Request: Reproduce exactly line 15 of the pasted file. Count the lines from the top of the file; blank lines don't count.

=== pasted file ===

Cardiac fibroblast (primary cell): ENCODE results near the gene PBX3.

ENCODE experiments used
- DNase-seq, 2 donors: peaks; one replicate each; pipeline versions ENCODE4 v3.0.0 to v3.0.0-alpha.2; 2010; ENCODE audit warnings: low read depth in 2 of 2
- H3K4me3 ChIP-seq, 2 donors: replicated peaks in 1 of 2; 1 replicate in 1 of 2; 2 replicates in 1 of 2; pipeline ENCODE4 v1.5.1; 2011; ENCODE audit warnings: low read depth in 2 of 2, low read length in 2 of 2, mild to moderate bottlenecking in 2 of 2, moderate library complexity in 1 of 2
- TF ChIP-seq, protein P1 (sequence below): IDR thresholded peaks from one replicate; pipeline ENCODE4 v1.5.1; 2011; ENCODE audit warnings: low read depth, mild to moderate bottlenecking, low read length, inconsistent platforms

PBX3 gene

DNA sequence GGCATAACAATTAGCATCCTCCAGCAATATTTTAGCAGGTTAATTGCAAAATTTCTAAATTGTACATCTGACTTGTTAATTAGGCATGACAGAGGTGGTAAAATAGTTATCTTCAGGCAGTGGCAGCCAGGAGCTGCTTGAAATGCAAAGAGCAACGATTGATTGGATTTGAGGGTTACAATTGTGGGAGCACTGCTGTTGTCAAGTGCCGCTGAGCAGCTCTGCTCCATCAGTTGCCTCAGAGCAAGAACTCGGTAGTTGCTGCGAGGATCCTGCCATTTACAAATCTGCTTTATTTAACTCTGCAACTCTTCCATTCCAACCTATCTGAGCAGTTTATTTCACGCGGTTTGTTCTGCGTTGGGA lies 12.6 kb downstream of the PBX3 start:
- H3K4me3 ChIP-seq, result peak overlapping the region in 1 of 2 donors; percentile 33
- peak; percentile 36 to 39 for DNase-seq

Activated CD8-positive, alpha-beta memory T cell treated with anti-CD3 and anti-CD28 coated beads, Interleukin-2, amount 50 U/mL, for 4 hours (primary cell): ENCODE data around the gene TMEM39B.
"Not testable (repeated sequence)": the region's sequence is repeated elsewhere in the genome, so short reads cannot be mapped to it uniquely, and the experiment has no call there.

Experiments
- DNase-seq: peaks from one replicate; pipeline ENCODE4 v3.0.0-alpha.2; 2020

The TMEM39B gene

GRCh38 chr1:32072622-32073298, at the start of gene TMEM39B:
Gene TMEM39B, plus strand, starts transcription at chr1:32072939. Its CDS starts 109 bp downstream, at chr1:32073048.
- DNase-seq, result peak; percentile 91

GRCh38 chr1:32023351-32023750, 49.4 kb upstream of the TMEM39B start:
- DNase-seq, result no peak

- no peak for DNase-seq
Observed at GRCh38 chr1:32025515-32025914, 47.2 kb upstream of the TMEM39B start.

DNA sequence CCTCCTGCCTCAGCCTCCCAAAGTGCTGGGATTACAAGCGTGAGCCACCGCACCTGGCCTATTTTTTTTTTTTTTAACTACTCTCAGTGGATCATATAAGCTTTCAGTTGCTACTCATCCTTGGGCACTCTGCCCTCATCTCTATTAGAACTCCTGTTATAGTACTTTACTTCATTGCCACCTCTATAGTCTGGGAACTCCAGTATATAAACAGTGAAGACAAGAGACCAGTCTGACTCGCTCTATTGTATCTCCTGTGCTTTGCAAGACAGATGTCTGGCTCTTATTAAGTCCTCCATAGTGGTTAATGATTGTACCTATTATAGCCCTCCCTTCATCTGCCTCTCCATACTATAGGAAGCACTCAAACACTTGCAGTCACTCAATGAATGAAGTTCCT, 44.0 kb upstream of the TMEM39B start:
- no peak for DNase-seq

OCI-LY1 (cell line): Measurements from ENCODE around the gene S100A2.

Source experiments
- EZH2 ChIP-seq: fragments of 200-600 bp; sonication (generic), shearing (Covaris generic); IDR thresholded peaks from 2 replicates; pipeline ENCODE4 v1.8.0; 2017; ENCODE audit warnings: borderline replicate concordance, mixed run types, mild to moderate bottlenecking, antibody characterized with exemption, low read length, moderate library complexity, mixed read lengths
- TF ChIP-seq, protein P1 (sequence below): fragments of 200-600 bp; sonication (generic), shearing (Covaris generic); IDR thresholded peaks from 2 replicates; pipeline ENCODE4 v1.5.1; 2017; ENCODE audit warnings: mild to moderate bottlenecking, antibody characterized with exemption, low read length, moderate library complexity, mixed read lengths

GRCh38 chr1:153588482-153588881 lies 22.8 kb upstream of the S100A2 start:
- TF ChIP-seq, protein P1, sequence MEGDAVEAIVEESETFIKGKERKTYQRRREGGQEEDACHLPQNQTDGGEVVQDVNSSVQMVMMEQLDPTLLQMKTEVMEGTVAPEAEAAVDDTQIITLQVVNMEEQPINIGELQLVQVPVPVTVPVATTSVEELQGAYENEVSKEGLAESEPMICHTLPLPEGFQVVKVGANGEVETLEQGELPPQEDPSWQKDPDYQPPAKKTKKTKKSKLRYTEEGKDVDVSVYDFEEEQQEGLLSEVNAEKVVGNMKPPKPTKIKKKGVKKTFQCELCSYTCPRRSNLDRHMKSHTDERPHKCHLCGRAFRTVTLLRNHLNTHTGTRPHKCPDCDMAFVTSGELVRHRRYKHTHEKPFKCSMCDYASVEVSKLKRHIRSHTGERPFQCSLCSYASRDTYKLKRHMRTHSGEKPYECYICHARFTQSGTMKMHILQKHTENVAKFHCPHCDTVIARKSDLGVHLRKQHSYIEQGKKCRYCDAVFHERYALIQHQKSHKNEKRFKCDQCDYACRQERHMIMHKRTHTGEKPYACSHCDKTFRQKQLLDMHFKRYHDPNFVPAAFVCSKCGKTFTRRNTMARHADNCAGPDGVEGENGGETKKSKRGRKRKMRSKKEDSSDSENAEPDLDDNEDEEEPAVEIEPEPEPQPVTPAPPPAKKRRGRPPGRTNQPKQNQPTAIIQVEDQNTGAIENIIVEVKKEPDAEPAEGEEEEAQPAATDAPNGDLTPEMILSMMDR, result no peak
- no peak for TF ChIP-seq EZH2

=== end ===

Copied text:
GRCh38 chr1:32072622-32073298, at the start of gene TMEM39B: